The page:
Federal agents, suspecting an obscure, cultish group called the Branch Davidians of illegally hoarding weapons in their compound in Waco, Texas, raided the complex on this day in 1993, triggering a gun battle that killed ten people. A long siege ensued, ending in a violent, military-style assault on the compound that killed seventy-six, including the group’s leader, David Koresh. A week before that final conflagration, Robert S. Fogarty, editor of The Antioch Review, wrote an article for The Nation titled “‘Cults,’ Guns and the Kingdom” (April 12, 1993), alleging that the showdown did not need to begin or end as violently as it did. Rather, Waco was the symptom of a disease that, as any glance at the morning headlines shows, plagues American still.
The historical record is replete with examples of millennial expectations, prophetic utterances and outlandish activities that have resulted in confrontations with authority and destructive behavior…. David Koresh thus has a lot of history to work with, and there is no telling which part of the tradition he will turn toward in the end. What does distinguish his standoff at Waco from other “retreat” communes is his reliance on weaponry to protect his vital interests (like the Mormons’) rather than on the courts, as the Shakers and the Oneida Community did. If the Branch Davidians (who seem to prefer to be called Koreshans) were rightfully called a sect [rather than a cult] we could then focus on the legal issues: They are defending their holy turf with guns, protecting their Messiah with an arsenal. They seem to have stockpiled their weapons as easily as they stockpiled feed for their animals. Lax Texas gun laws made all this possible, but the Koreshans are not just the product of some Texas tendency to shoot things out. Rather, they reflect our national preference for force over persuasion, our belief that bullets should be as free as words. If guns were more tightly controlled the confrontation at Waco might have been waged by a prophet forced to throw verses from Revelation against his detractors rather than the 8,000 rounds of ammunition and hundreds of automatic and semiautomatic weapons he has in readiness. Just think of all the pamphlets Koresh could have issued and the great debates the citizens of Waco could have had with him over texts and interpretations. Instead, we all sit and wait to see which side has the greatest firepower and who will get killed. It doesn’t take a prophet, a psychologist or a cult deprogrammer to see that a little gun control might have gone a long way toward preventing an apocalyptic confrontation.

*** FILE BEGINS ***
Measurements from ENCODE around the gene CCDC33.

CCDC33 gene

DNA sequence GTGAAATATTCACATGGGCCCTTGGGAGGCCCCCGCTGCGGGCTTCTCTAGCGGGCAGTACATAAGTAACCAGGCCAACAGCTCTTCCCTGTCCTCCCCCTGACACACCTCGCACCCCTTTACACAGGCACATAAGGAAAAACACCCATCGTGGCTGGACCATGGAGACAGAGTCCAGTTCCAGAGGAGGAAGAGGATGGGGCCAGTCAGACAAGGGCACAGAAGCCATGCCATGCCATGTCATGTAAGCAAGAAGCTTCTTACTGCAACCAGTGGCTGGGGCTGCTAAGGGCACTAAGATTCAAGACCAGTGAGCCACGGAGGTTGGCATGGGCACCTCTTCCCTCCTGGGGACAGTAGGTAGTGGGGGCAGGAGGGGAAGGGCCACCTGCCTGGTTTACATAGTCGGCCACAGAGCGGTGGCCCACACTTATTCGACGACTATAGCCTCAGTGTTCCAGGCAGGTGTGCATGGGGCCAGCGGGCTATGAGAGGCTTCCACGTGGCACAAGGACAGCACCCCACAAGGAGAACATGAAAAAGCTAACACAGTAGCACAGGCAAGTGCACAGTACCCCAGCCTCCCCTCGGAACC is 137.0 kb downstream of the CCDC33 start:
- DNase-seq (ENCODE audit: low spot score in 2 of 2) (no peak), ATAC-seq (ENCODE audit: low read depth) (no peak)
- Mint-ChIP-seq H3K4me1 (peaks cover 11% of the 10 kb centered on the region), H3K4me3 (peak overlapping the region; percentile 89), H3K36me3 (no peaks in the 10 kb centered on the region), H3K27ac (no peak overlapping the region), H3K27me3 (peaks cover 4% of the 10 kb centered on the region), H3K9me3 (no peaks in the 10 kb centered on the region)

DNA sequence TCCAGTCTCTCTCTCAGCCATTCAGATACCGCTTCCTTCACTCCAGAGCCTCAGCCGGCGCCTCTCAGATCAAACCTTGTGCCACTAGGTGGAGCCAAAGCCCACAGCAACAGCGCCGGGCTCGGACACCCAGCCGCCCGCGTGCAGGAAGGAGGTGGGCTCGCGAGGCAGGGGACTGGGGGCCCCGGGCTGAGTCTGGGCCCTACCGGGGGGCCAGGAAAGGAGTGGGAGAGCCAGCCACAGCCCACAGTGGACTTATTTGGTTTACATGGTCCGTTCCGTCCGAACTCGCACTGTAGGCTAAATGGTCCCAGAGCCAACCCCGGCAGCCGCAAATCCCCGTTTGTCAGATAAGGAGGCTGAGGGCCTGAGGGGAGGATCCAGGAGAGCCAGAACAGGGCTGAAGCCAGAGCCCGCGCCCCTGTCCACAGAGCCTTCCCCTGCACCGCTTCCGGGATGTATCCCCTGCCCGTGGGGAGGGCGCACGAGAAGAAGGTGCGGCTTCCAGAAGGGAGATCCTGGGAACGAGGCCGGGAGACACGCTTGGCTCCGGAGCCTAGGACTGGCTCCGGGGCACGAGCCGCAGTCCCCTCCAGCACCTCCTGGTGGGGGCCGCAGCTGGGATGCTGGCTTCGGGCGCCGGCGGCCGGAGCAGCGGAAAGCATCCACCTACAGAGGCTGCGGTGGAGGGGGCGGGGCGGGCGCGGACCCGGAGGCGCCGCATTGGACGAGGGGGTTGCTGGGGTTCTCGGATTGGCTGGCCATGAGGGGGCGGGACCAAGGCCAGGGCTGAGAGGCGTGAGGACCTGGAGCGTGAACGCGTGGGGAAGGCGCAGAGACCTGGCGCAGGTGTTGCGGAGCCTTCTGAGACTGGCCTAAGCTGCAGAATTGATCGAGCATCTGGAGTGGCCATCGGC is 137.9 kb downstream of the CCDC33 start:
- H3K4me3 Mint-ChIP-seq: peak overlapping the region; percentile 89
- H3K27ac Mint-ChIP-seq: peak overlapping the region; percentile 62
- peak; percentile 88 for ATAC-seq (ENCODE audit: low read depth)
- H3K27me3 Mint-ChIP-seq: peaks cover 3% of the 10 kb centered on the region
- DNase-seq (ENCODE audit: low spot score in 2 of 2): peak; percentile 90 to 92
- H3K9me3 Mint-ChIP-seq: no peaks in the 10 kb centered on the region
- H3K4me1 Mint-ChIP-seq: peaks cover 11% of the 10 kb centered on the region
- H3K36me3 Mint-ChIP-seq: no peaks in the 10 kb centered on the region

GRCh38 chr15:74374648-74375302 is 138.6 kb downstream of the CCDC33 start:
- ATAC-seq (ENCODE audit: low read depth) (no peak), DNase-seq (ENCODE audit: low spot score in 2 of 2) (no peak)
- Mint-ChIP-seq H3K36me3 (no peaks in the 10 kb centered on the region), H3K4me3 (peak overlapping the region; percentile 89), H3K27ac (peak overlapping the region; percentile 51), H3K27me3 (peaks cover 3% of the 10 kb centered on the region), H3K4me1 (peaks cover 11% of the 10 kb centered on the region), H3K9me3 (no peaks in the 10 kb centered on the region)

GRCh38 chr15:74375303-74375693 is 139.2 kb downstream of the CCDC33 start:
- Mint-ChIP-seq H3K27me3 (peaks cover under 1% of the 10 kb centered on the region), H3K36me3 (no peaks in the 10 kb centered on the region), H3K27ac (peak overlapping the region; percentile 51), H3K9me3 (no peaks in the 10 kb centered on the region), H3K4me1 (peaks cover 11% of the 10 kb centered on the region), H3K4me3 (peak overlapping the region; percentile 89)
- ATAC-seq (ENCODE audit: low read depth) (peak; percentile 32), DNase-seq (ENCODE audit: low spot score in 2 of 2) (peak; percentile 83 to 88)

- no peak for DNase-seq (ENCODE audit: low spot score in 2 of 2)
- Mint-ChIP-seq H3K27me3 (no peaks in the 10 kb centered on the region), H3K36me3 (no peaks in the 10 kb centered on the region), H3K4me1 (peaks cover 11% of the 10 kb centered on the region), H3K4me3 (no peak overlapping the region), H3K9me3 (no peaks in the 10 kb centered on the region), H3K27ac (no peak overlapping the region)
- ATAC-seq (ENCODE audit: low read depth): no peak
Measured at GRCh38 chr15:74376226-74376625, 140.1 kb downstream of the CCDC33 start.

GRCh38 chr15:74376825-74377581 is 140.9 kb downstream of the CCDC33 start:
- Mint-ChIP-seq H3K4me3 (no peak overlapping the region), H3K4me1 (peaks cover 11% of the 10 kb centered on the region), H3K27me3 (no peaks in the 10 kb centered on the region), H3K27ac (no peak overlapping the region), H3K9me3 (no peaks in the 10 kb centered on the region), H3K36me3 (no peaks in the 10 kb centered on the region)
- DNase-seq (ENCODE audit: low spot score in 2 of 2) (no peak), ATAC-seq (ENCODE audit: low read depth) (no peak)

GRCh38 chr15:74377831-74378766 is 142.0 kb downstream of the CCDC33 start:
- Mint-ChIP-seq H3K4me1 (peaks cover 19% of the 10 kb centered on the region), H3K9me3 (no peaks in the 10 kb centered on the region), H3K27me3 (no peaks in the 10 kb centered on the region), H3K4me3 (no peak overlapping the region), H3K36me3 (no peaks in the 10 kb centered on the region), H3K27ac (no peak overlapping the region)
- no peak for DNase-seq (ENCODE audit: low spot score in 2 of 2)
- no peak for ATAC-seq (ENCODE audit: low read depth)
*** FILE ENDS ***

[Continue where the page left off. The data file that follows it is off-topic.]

To mark The Nation’s 150th anniversary, every morning this year The Almanac will highlight something that happened that day in history and how The Nation covered it. Get The Almanac every day (or every week) by signing up to the e-mail newsletter.